Tuesday, October 31, 2006
The Invention of
the White Race:
The Origin of Racial Oppression
and Social Control in Anglo-America
By Theodore W. Allen
Verso, in two volumes
[A note from Carl Davidson: Ted Allen was a teacher and friend of mine. I've often said three books are critical to understanding our country: Black Reconstruction by WEB Du Bois, Blues People by Amiri Baraka, and the Invention of the White Race by Ted Allen. Ted would have agreed about the first two, but may have been unduly modest about his own. In any case, our study group went through both volumes, and learned a great deal, especially what original historical materialism in the Marxist tradition looks like when done extremely well on a burning question. Here is a brief description of the books. The first two comments are a long review putting the work in a wider context, and an appreciation of Allen following his death.]
The Meaning of White
By Dara Bryne
Black Issue Book Review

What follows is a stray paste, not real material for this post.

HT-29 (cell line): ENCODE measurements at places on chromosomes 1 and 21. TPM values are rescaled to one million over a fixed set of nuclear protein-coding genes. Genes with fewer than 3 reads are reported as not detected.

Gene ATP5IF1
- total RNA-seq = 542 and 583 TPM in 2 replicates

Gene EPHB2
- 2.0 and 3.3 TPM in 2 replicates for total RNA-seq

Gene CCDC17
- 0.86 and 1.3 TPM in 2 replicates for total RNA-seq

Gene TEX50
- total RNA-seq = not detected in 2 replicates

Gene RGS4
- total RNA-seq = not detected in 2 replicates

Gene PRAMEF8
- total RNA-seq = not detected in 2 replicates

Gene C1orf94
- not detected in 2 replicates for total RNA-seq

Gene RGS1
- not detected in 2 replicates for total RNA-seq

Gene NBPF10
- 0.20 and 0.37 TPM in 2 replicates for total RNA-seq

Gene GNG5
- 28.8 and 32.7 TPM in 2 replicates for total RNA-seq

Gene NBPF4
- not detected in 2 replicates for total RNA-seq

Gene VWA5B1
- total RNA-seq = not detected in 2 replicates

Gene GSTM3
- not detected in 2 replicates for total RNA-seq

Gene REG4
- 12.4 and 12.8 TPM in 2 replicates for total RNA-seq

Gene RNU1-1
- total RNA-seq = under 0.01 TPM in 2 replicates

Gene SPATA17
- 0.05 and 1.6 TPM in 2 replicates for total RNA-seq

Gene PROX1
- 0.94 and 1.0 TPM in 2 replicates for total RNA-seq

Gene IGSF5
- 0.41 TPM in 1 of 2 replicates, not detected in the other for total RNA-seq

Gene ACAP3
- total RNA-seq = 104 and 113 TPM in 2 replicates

One of the best ways to understand the workings of "whiteness studies" is to read some of its landmark books. These are essential readings that must not be overlooked by anyone who is interested in race, identity, gender, economics, politics, culture and American history. The most compelling and widely cited among them are Theodore W. Allen's The Invention of the White Race: Racial Oppression and Social Control (Verso Books, 1994), Noel Ignatiev's How the Irish Became White (Routledge, 1995), and David R. Roediger's The Wages of Whiteness: Race and the Making of the American Working Class (Verso Books Irevised], 1999) and Towards the Abolition of Whiteness: Essays on Race, Politics, and Working Class History (Verso Books, 1994).
Each author traces the development of "whiteness" to the 19th-century white working class in America. The Irish play a central role in each of these writings. One can look to the history of the Irish in America as a clear example of what "whiteness" means ideologically, materially and culturally. After reading these works, one understands why whiteness is not simply about having white skin. Rather economic and political processes serve as the dominant structural force in this society.